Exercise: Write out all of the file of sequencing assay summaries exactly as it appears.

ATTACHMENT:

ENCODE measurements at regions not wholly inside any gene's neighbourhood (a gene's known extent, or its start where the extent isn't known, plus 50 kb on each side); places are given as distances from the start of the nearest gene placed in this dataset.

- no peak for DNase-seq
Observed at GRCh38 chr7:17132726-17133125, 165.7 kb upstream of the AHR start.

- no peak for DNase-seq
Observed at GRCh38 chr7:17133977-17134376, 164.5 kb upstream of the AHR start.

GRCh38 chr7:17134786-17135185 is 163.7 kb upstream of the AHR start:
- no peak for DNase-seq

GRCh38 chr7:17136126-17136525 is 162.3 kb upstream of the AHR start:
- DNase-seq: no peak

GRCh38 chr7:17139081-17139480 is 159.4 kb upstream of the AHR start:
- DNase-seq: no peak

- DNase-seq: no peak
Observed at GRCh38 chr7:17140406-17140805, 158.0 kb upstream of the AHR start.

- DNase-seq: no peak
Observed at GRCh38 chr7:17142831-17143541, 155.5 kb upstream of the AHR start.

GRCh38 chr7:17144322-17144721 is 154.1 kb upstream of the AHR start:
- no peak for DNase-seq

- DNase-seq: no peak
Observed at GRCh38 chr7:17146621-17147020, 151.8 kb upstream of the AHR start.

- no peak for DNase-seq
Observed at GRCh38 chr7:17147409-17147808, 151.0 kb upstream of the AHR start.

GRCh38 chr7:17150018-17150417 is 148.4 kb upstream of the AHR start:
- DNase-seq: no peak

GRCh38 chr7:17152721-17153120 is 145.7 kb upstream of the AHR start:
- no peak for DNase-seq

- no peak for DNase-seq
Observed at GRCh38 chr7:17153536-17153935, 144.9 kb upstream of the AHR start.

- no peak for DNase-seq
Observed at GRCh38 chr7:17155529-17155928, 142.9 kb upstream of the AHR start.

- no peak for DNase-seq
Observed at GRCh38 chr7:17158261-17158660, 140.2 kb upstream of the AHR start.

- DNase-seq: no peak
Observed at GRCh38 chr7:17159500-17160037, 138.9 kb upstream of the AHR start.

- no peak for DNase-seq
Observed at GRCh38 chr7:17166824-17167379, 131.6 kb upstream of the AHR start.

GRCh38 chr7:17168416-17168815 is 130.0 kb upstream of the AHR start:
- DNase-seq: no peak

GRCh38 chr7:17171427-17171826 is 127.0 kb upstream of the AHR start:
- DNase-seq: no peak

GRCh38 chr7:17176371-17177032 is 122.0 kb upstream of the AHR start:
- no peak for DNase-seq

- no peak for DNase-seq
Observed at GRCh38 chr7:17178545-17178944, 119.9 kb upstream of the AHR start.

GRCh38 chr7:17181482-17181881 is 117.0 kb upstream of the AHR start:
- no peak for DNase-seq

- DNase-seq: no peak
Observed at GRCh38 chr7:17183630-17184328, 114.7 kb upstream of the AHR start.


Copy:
ENCODE measurements at regions not wholly inside any gene's neighbourhood (a gene's known extent, or its start where the extent isn't known, plus 50 kb on each side); places are given as distances from the start of the nearest gene placed in this dataset.

- no peak for DNase-seq
Observed at GRCh38 chr7:17132726-17133125, 165.7 kb upstream of the AHR start.

- no peak for DNase-seq
Observed at GRCh38 chr7:17133977-17134376, 164.5 kb upstream of the AHR start.

GRCh38 chr7:17134786-17135185 is 163.7 kb upstream of the AHR start:
- no peak for DNase-seq

GRCh38 chr7:17136126-17136525 is 162.3 kb upstream of the AHR start:
- DNase-seq: no peak

GRCh38 chr7:17139081-17139480 is 159.4 kb upstream of the AHR start:
- DNase-seq: no peak

- DNase-seq: no peak
Observed at GRCh38 chr7:17140406-17140805, 158.0 kb upstream of the AHR start.

- DNase-seq: no peak
Observed at GRCh38 chr7:17142831-17143541, 155.5 kb upstream of the AHR start.

GRCh38 chr7:17144322-17144721 is 154.1 kb upstream of the AHR start:
- no peak for DNase-seq

- DNase-seq: no peak
Observed at GRCh38 chr7:17146621-17147020, 151.8 kb upstream of the AHR start.

- no peak for DNase-seq
Observed at GRCh38 chr7:17147409-17147808, 151.0 kb upstream of the AHR start.

GRCh38 chr7:17150018-17150417 is 148.4 kb upstream of the AHR start:
- DNase-seq: no peak

GRCh38 chr7:17152721-17153120 is 145.7 kb upstream of the AHR start:
- no peak for DNase-seq

- no peak for DNase-seq
Observed at GRCh38 chr7:17153536-17153935, 144.9 kb upstream of the AHR start.

- no peak for DNase-seq
Observed at GRCh38 chr7:17155529-17155928, 142.9 kb upstream of the AHR start.

- no peak for DNase-seq
Observed at GRCh38 chr7:17158261-17158660, 140.2 kb upstream of the AHR start.

- DNase-seq: no peak
Observed at GRCh38 chr7:17159500-17160037, 138.9 kb upstream of the AHR start.

- no peak for DNase-seq
Observed at GRCh38 chr7:17166824-17167379, 131.6 kb upstream of the AHR start.

GRCh38 chr7:17168416-17168815 is 130.0 kb upstream of the AHR start:
- DNase-seq: no peak

GRCh38 chr7:17171427-17171826 is 127.0 kb upstream of the AHR start:
- DNase-seq: no peak

GRCh38 chr7:17176371-17177032 is 122.0 kb upstream of the AHR start:
- no peak for DNase-seq

- no peak for DNase-seq
Observed at GRCh38 chr7:17178545-17178944, 119.9 kb upstream of the AHR start.

GRCh38 chr7:17181482-17181881 is 117.0 kb upstream of the AHR start:
- no peak for DNase-seq

- DNase-seq: no peak
Observed at GRCh38 chr7:17183630-17184328, 114.7 kb upstream of the AHR start.